Time Value of Money (Text reference: Chapter 4) Topics Background One period case - single cash flow Multi-period case - single cash flow Multi-period case - compounding periods Multi-period case - multiple
5.1 Simple and Compound Interest Question 1: What is simple interest? Question 2: What is compound interest? Question 3: What is an effective interest rate? Question 4: What is continuous compound interest?
Activity 3.1 Annuities & Installment Payments A Tale of Twins Amy and Amanda are identical twins at least in their external appearance. They have very different investment plans to provide for their retirement.
E INV 1 AM 11 Name: INTEREST There are two types of Interest : and. SIMPLE INTEREST The formula is I is P is r is t is NOTE: For 8% use r =, for 12% use r =, for 2.5% use r = NOTE: For 6 months use t =
Percent, Sales Tax, & Discounts Many applications involving percent are based on the following formula: Note that of implies multiplication. Suppose that the local sales tax rate is 7.5% and you purchase
Annuities and Sinking Funds Sinking Fund A sinking fund is an account earning compound interest into which you make periodic deposits. Suppose that the account has an annual interest rate of compounded
Exercise 1 for Time Value of Money MULTIPLE CHOICE 1. Which of the following statements is CORRECT? a. A time line is not meaningful unless all cash flows occur annually. b. Time lines are useful for visualizing
pplications of Geometric Se to Financ Content Course 4.3 & 4.4 Name: School: pplications of Geometric Series to Finance Question 1 ER before DIRT Using one of the brochures for NTM State Savings products,
Solutions to Supplementary Questions for HP Chapter 5 and Sections 1 and 2 of the Supplementary Material 1. a) Let P be the recommended retail price of the toy. Then the retailer may purchase the toy at
Chapter 3 Understanding The Time Value of Money Prentice-Hall, Inc. 1 Time Value of Money A dollar received today is worth more than a dollar received in the future. The sooner your money can earn interest,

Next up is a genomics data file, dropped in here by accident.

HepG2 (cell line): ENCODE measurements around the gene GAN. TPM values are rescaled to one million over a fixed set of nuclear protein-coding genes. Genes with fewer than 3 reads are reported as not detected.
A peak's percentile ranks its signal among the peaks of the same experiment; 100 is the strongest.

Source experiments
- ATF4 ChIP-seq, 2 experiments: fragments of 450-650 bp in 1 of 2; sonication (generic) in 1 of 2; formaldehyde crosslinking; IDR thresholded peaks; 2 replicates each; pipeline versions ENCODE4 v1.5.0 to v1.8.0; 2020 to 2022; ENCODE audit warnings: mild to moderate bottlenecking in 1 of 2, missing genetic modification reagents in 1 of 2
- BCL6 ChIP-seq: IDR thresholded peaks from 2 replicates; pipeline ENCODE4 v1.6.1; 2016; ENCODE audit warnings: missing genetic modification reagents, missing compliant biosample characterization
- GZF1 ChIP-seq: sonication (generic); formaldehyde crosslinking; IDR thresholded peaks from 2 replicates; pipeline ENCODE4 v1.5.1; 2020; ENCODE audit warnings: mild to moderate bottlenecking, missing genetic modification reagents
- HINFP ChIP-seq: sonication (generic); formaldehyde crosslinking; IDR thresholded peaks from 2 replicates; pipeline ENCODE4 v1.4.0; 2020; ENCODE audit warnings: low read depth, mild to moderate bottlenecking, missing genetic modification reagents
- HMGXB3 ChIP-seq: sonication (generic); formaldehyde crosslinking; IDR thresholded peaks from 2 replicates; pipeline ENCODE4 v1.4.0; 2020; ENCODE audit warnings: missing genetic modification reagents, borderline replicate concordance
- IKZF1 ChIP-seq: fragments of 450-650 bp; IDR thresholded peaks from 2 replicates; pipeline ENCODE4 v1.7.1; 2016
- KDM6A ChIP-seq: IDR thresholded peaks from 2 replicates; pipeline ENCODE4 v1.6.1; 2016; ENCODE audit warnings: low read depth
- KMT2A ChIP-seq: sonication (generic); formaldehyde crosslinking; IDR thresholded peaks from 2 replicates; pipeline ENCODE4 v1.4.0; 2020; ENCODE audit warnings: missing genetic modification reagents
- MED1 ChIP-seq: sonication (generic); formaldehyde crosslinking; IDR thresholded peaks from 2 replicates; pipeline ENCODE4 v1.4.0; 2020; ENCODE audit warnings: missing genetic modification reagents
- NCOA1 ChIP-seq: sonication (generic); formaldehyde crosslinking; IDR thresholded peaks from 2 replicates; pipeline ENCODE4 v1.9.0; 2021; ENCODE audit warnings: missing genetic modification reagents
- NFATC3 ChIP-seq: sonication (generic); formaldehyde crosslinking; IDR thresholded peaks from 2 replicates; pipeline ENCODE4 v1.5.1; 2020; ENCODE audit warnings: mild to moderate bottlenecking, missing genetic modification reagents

Lecture Notes on Actuarial Mathematics Jerry Alan Veeh May 1, 2006 Copyright 2006 Jerry Alan Veeh. All rights reserved. 0. Introduction The objective of these notes is to present the basic aspects of the
Chapter 3 Present Value and Securities Valuation The objectives of this chapter are to enable you to:! Value cash flows to be paid in the future! Value series of cash flows, including annuities and perpetuities!
About Compound Interest TABLE OF CONTENTS About Compound Interest... 1 What is COMPOUND INTEREST?... 1 Interest... 1 Simple Interest... 1 Compound Interest... 1 Calculations... 3 Calculating How Much to
Chapter 2 Finance Matters Chapter 2 Finance Matters 2.1 Pe r c e n t s 2.2 Simple and Compound Interest 2.3 Credit Cards 2.4 Annuities and Loans Chapter Summary Chapter Review Chapter Test Handling personal
Financial Math on Spreadsheet and Calculator Version 4.0 2002 Kent L. Womack and Andrew Brownell Tuck School of Business Dartmouth College Table of Contents INTRODUCTION...1 PERFORMING TVM CALCULATIONS
21.1 Arithmetic Growth and Simple Interest When you open a savings account, your primary concerns are the safety and growth of your savings. Suppose you deposit $1000 in an account that pays interest at
CHAPTER 6 Accounting and the Time Value of Money ASSIGNMENT CLASSIFICATION TABLE (BY TOPIC) Topics Questions Brief Exercises Exercises Problems 1. Present value concepts. 1, 2, 3, 4, 5, 9, 17 2. Use of
10. Time Value of Money 2: Inflation, Real Returns, Annuities, and Amortized Loans Introduction This chapter continues the discussion on the time value of money. In this chapter, you will learn how inflation
Foundation review: Introduction Foundation review Introduction Throughout FN1, you will be expected to apply techniques and concepts that you learned in prerequisite courses. The purpose of this foundation
Your consent to our cookies if you continue to use this website.